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CIRCUIT BREAKERS

A circuit breaker is a circuit protection device that, like a fuse, will stop current in the circuit if there is a direct short, excessive current, or excessive heat. Unlike a fuse, a circuit breaker is reusable. The circuit breaker does not have to be replaced after it has opened or broken the circuit.

Instead of replacing the circuit breaker, you reset it.

Circuit breakers can also be used as circuit control devices. By manually opening and closing the contacts of a circuit breaker, you can switch the power on and off. Circuit control devices will be covered in more detail in the next chapter.

Circuit breakers are available in a great variety of sizes and types. It would not be possible to describe every type of circuit breaker in use today, but this chapter will describe the basic types of circuit breakers and their operational principles.

Circuit breakers have five main components, as shown in figure 2-16. The components are the frame, the operating mechanism, the arc extinguishers and contacts, the terminal connectors, and the trip elements.

Figure 2-16. - Circuit breaker components.

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The FRAME provides an insulated housing and is used to mount the circuit breaker components (fig. 2-17). The frame determines the physical size of the circuit breaker and the maximum allowable voltage and current.

The OPERATING MECHANISM provides a means of opening and closing the breaker contacts (turning, the circuit ON and OFF). The toggle mechanism shown in figure 2-17 is the quick-make, quick-break type, which means the contacts snap open or closed quickly, regardless of how fast the handle is moved. In addition to indicating whether the breaker is ON or OFF, the operating mechanism handle indicates when the breaker has opened automatically (tripped) by moving to a position between ON and OFF. To reset the circuit breaker, the handle must first be moved to the OFF position, and then to the ON position.

Figure 2-17. - Circuit breaker construction.

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The ARC EXTINGUISHER confines, divides, and extinguishes the arc drawn between contacts each time the circuit breaker interrupts current. The arc extinguisher is actually a series of contacts that open gradually, dividing the arc and making it easier to confine and extinguish. This is shown in figure 2-18. Arc extinguishers are generally used in circuit breakers that control a large amount of power, such as those found in power distribution panels. Small power circuit breakers (such as those found in lighting panels) may not have arc extinguishers.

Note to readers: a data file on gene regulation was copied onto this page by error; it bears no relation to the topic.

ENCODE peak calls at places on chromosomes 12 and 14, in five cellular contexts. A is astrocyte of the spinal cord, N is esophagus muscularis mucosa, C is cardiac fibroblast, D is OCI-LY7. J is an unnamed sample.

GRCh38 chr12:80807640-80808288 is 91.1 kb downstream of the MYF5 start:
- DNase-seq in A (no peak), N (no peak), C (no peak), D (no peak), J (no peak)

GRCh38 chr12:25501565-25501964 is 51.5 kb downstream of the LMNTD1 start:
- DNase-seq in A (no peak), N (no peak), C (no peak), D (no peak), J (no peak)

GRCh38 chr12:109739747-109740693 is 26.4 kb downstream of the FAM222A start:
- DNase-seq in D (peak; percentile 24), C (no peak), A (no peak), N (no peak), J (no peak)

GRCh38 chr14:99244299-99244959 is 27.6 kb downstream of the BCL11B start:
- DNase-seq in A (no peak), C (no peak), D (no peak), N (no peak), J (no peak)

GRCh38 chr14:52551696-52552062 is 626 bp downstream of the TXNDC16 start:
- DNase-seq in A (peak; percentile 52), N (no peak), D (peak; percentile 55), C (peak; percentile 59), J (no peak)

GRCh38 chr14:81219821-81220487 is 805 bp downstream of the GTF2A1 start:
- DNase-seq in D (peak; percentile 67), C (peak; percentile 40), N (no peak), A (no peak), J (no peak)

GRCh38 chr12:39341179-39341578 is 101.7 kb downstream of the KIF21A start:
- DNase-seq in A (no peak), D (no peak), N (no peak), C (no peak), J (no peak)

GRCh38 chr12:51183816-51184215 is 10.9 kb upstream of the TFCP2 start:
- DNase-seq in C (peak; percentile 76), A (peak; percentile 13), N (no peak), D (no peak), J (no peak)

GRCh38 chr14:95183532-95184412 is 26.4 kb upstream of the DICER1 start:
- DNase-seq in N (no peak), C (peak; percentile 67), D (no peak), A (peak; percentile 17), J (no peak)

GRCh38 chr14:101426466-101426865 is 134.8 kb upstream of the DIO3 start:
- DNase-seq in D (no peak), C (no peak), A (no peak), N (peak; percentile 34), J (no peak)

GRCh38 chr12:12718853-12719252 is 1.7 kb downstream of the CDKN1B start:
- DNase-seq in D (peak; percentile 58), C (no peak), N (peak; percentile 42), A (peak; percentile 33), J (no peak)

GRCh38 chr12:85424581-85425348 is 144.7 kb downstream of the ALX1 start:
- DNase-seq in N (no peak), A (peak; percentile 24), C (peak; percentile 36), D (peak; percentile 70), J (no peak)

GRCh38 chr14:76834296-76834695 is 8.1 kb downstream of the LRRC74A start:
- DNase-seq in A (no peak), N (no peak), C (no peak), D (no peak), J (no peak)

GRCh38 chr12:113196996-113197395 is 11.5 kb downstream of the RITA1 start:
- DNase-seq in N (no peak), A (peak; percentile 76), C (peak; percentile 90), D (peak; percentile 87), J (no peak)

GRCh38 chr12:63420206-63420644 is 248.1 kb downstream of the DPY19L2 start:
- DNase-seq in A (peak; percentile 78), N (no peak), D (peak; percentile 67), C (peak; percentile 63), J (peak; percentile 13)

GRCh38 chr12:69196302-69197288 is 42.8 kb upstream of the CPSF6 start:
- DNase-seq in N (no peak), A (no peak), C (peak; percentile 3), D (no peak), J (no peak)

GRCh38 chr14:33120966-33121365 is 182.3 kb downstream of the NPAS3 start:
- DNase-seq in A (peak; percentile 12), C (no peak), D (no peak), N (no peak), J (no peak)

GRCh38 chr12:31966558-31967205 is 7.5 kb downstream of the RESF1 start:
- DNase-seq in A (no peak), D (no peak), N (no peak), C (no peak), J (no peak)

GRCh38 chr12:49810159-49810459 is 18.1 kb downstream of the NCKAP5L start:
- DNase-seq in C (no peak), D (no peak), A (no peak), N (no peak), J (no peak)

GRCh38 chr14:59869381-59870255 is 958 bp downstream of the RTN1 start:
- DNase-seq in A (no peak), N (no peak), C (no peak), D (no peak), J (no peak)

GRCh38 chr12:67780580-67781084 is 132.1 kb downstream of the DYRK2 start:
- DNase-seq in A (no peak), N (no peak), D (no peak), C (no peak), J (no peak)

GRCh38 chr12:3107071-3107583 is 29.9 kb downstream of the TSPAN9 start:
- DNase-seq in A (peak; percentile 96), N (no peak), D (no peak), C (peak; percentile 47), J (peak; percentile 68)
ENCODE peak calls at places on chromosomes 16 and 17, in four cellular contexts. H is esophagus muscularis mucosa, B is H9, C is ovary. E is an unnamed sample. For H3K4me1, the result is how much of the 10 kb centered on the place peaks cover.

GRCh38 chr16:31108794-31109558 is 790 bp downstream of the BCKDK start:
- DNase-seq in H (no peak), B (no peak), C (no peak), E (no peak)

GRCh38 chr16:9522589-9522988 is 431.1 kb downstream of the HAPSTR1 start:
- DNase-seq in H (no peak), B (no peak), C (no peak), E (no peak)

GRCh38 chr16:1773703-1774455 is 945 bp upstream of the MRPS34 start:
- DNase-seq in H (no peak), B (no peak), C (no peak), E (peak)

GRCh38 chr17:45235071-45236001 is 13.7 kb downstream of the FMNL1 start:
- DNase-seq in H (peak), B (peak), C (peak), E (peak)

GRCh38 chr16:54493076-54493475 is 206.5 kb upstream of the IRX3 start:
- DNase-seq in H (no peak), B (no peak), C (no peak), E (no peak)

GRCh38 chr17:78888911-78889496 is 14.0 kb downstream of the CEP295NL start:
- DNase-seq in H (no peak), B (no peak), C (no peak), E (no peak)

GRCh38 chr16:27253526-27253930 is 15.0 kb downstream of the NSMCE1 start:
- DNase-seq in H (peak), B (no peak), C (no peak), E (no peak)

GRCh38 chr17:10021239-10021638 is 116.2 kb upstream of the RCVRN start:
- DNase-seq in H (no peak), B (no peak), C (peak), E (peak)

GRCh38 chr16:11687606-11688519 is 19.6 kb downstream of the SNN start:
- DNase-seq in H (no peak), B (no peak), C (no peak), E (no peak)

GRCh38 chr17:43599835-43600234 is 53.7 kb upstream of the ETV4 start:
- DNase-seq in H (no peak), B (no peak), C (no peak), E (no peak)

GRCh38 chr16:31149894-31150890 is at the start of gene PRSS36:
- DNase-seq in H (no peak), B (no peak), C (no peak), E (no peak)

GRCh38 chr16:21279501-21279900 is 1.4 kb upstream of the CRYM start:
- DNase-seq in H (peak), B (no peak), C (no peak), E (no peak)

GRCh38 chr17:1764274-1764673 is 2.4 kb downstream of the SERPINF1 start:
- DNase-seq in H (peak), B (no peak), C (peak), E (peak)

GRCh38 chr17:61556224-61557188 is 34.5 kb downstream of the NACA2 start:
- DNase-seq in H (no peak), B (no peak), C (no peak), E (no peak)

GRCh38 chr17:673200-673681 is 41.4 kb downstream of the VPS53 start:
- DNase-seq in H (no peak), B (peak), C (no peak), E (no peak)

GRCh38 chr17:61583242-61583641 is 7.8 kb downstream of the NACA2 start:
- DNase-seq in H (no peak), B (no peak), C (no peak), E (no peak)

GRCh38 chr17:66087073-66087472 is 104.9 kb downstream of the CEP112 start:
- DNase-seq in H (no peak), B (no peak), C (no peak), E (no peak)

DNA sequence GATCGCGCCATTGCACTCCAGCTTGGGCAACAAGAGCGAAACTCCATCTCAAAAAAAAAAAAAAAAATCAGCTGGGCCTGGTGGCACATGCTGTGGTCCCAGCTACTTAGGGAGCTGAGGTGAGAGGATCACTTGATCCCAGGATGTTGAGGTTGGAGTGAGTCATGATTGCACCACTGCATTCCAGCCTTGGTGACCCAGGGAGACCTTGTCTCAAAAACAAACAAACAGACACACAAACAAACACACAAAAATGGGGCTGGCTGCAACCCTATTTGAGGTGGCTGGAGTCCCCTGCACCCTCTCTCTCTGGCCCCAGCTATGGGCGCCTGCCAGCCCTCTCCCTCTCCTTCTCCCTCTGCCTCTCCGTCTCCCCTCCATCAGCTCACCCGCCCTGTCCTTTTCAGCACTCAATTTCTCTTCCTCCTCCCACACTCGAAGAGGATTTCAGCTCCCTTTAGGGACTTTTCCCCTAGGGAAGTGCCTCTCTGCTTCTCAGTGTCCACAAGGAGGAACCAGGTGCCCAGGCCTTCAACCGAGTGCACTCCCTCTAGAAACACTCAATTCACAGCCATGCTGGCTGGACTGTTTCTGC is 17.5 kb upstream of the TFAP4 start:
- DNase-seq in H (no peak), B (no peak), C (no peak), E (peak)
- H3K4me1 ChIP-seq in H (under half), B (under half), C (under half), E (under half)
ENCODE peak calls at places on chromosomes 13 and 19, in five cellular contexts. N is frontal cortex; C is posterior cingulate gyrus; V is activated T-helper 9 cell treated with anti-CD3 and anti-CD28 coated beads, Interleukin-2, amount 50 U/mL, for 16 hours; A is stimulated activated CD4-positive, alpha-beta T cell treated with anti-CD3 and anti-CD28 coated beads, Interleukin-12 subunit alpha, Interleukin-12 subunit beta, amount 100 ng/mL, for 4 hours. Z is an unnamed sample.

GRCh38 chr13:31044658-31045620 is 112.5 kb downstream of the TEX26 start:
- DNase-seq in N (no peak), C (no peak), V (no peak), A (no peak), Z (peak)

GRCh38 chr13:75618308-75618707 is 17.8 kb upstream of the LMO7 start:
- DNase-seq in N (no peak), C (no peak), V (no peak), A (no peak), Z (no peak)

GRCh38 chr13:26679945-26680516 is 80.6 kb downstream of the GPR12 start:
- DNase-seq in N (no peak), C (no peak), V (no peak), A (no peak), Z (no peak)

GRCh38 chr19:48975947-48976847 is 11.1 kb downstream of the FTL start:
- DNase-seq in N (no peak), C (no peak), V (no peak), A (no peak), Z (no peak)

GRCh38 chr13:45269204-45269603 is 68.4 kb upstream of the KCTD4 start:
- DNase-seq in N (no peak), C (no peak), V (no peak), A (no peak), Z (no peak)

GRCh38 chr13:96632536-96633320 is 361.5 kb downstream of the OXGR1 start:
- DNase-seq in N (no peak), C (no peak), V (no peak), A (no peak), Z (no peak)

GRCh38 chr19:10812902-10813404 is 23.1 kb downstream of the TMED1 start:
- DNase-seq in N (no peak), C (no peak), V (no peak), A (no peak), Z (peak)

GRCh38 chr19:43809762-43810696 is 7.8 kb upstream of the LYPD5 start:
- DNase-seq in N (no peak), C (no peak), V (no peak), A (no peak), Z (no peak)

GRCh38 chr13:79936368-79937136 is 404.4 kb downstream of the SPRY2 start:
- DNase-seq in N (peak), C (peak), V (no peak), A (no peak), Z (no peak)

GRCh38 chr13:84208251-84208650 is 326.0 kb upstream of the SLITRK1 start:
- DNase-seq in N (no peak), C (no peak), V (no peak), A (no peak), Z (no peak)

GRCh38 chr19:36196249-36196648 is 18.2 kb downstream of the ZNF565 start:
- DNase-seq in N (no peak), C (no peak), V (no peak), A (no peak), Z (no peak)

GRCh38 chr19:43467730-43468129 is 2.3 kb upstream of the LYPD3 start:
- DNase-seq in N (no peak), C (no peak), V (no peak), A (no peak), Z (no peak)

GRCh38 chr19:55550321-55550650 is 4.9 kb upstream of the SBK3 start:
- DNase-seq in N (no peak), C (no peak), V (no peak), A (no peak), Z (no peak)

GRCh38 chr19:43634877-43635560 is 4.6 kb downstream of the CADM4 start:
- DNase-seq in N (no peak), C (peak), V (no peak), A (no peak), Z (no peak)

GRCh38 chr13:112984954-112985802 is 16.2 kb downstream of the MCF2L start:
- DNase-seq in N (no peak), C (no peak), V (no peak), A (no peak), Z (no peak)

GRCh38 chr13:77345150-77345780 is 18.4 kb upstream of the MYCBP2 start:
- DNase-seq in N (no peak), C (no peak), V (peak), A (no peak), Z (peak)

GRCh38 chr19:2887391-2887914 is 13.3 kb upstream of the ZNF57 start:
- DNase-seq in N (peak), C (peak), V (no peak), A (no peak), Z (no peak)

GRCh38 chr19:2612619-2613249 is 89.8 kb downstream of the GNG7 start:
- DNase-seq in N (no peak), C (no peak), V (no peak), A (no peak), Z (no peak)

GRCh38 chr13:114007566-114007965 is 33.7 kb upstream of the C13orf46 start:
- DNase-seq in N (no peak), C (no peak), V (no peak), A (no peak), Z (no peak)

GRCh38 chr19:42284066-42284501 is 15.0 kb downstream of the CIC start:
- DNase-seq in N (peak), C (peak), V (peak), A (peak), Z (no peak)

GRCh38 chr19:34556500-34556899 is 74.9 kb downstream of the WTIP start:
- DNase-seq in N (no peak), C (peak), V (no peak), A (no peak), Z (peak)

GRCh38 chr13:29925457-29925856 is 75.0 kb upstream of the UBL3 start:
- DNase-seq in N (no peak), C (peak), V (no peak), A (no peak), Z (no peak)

Figure 2-18. - Arc extinguisher action.

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TERMINAL CONNECTORS are used to connect the circuit breaker to the power source and the load. They are electrically connected to the contacts of the circuit breaker and provide the means of connecting the circuit breaker to the circuit.

The TRIP ELEMENT is the part of the circuit breaker that senses the overload condition and causes the circuit breaker to trip or break the circuit. This chapter will cover the thermal, magnetic, and thermal-magnetic trip units used by most circuit breakers. (Some circuit breakers make use of solid-state trip units using current transformers and solid-state circuitry.)

THERMAL TRIP ELEMENT

A thermal trip element circuit breaker uses a bimetallic element that is heated by the load current. The bimetallic element is made from strips of two different metals bonded together. The metals expand at different rates as they are heated. This causes the bimetallic element to bend as it is heated by the current going to the load. Figure 2-19 shows how this can be used to trip the circuit breaker.

Figure 2-19. - Thermal trip element action: A. Trip element with normal current; B. Contacts open.

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Figure 2-19, view A, shows the trip element with normal current. The bimetallic element is not heated excessively and does not bend. If the current increases (or the temperature around the circuit breaker increases), the bimetallic element bends, pushes against the trip bar, and releases the latch. Then, the contacts open, as shown in figure 2-19, view B.

The amount of time it takes for the bimetallic element to bend and trip the circuit breaker depends on the amount the element is heated.

A large overload will heat the element quickly. A small overload will require a longer time to trip the circuit breaker.




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